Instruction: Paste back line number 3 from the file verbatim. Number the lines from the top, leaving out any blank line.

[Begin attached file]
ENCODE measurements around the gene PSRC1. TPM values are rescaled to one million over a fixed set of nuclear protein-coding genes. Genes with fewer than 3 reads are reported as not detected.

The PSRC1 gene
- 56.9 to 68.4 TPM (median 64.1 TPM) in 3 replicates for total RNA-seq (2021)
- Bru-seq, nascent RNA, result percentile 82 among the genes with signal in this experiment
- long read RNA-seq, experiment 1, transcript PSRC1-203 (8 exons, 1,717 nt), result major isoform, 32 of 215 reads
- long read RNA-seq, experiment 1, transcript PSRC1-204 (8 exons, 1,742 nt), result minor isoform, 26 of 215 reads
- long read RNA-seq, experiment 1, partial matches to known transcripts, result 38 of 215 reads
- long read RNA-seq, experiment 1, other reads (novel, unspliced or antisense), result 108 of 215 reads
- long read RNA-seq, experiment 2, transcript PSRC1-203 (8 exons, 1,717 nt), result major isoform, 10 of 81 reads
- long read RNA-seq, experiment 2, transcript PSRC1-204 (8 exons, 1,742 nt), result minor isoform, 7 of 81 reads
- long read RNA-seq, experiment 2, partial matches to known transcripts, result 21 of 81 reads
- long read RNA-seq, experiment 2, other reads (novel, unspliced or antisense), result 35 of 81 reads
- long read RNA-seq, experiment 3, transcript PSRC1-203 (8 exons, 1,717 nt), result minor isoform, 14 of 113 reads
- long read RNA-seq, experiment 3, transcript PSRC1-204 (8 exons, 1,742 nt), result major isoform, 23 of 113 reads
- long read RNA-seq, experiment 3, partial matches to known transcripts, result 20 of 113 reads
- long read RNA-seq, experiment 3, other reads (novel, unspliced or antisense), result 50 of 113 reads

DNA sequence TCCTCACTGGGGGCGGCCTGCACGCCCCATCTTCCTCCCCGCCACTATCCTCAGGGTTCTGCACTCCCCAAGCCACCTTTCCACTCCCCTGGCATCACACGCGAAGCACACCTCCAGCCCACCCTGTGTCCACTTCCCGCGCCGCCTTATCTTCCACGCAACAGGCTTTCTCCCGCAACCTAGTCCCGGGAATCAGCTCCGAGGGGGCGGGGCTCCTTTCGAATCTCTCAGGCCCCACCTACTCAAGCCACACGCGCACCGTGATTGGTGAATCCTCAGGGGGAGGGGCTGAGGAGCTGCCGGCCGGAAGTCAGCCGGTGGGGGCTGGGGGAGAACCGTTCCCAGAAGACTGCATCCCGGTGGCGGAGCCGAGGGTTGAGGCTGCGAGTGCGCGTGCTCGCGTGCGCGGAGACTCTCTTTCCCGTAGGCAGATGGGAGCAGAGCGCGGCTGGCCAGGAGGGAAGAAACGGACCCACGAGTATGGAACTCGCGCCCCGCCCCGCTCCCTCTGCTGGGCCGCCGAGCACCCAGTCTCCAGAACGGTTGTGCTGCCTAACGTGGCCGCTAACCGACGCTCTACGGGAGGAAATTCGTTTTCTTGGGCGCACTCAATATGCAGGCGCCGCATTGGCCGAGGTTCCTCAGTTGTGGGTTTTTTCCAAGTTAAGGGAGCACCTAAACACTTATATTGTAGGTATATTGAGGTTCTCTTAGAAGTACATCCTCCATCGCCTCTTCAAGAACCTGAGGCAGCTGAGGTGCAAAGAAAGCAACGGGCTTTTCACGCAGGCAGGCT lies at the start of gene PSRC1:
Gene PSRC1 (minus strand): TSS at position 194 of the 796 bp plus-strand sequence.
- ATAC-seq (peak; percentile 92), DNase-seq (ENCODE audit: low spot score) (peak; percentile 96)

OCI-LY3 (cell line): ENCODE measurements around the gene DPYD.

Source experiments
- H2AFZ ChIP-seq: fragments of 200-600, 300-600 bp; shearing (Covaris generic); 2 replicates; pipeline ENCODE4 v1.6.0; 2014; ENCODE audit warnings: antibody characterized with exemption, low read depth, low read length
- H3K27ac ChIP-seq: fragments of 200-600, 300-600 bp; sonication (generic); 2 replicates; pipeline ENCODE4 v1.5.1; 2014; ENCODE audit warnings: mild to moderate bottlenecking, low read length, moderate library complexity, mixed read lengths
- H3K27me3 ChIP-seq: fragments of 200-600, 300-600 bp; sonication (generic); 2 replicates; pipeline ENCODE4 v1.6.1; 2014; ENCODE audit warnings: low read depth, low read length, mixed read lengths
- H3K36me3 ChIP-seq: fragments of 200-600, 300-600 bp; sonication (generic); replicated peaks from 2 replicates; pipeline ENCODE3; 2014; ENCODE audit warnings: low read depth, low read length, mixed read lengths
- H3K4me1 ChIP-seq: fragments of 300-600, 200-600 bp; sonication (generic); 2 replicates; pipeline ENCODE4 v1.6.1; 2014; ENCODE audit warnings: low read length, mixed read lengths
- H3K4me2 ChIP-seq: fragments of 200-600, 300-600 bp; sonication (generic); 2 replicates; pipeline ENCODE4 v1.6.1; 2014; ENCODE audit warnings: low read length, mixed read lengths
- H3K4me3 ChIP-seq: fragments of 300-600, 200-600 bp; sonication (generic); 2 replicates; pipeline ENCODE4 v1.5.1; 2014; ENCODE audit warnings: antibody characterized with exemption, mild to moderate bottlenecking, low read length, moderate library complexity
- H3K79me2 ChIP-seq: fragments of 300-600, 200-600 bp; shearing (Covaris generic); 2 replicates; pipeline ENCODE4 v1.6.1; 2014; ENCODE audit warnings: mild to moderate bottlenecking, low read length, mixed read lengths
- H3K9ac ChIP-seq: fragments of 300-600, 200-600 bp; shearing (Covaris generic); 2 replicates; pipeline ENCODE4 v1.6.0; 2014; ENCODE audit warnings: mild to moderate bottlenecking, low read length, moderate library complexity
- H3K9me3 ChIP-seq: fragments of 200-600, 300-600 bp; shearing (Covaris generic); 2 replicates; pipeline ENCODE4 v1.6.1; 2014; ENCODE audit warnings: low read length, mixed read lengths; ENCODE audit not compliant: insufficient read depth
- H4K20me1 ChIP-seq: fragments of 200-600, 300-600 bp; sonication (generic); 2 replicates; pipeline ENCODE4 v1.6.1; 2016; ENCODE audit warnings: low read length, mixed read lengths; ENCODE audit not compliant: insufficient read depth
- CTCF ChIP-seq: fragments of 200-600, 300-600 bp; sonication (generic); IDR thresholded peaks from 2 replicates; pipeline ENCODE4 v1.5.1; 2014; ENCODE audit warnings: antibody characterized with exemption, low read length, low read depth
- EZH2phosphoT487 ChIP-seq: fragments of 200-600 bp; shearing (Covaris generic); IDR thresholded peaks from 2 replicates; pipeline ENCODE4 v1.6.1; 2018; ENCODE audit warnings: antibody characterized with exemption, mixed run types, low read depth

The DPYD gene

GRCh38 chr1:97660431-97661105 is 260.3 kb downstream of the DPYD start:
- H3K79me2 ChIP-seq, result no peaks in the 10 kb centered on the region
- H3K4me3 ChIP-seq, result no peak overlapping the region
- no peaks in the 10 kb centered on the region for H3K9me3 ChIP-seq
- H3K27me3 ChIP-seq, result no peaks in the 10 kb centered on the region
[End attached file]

- 56.9 to 68.4 TPM (median 64.1 TPM) in 3 replicates for total RNA-seq (2021)